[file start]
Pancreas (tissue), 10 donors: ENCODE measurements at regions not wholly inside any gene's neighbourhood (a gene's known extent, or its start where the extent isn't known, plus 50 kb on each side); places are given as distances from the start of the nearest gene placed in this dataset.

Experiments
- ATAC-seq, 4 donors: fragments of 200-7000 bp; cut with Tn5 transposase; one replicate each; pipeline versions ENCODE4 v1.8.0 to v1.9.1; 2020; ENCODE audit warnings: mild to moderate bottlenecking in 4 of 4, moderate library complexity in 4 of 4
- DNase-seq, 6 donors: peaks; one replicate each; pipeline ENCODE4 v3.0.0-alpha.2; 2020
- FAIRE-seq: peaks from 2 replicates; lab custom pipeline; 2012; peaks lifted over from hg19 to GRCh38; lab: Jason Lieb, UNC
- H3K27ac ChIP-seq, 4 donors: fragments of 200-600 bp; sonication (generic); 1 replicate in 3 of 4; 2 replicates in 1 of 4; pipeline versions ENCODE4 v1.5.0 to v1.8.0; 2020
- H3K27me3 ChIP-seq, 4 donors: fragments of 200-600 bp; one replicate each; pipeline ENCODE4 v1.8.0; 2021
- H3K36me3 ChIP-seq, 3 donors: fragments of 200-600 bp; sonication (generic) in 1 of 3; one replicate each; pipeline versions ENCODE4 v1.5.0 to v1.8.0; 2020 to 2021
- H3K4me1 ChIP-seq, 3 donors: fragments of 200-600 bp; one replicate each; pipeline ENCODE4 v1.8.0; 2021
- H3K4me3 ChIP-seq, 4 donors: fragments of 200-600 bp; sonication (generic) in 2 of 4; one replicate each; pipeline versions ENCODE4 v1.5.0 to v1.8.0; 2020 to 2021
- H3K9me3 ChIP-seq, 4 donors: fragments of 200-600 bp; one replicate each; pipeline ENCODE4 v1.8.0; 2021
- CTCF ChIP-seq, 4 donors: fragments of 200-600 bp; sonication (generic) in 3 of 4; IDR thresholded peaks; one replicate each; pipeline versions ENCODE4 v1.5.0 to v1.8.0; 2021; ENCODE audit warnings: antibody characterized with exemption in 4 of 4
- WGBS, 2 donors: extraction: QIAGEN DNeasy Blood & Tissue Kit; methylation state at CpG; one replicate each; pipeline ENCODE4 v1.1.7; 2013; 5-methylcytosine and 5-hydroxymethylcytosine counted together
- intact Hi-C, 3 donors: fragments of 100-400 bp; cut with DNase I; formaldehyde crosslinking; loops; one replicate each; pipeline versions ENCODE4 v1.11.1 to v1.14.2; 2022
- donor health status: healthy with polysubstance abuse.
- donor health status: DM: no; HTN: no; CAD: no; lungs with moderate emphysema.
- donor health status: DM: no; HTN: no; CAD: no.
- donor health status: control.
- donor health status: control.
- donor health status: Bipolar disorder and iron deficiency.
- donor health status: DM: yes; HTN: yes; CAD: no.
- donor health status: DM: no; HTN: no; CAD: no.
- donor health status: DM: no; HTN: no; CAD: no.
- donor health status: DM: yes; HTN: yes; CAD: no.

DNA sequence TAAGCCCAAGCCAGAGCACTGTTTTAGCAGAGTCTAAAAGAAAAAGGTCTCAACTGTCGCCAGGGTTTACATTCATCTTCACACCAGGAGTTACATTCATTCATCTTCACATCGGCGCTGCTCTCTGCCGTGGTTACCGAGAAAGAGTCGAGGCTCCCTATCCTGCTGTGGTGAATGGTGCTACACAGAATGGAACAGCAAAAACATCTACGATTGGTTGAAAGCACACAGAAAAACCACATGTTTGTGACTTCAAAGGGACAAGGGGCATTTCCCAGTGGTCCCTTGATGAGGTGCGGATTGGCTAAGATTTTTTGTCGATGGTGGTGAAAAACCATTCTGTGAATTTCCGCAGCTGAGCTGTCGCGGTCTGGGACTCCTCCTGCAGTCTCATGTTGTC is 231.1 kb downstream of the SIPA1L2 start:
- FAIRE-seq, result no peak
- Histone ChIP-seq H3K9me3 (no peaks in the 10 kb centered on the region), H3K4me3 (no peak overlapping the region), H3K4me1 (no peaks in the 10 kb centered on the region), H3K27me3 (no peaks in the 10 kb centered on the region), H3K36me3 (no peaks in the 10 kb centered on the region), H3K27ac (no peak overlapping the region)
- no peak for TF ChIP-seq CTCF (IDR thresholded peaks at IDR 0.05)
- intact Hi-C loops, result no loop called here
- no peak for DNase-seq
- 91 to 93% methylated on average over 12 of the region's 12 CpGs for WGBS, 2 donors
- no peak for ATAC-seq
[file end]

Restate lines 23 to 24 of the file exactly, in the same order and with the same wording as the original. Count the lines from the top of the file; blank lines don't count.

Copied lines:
- donor health status: DM: no; HTN: no; CAD: no.
- donor health status: DM: yes; HTN: yes; CAD: no.